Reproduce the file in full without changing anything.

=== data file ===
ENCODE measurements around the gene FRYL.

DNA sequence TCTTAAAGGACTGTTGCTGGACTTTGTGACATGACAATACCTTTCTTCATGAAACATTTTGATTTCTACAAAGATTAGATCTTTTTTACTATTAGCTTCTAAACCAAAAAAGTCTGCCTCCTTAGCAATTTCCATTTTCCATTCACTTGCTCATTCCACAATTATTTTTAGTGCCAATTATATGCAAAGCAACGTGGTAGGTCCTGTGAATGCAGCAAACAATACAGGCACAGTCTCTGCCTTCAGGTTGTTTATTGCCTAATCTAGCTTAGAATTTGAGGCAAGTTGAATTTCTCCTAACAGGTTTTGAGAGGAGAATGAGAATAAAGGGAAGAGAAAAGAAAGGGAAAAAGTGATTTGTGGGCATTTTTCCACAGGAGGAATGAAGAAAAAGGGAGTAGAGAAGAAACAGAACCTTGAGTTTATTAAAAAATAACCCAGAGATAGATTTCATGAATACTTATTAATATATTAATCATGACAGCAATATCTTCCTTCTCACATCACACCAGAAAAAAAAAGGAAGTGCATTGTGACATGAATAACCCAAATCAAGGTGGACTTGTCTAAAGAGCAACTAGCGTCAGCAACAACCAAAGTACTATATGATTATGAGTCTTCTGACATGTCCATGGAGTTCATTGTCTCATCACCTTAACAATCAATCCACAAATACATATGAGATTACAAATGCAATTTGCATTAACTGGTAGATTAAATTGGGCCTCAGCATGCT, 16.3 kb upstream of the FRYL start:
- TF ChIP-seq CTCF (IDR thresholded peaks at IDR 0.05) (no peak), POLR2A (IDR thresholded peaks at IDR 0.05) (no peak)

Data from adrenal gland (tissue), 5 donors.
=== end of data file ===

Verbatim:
ENCODE measurements around the gene FRYL.

DNA sequence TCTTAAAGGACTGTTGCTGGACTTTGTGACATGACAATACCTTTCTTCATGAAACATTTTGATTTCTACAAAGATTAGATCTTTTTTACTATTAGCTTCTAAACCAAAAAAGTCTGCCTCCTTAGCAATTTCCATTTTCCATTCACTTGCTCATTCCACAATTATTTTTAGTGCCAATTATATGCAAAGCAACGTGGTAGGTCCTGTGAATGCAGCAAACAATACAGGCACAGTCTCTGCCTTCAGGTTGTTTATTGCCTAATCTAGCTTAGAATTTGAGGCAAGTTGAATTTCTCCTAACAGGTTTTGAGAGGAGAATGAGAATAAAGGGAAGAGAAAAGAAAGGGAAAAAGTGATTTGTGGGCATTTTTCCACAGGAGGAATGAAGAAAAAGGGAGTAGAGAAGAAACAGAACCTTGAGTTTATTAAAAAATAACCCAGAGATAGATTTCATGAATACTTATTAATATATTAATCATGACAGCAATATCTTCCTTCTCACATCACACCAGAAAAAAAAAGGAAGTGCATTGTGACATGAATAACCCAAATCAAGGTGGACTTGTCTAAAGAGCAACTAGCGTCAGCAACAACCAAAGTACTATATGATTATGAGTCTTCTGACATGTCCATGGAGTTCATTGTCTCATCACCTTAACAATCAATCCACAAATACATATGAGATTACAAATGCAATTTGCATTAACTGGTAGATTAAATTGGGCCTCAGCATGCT, 16.3 kb upstream of the FRYL start:
- TF ChIP-seq CTCF (IDR thresholded peaks at IDR 0.05) (no peak), POLR2A (IDR thresholded peaks at IDR 0.05) (no peak)

Data from adrenal gland (tissue), 5 donors.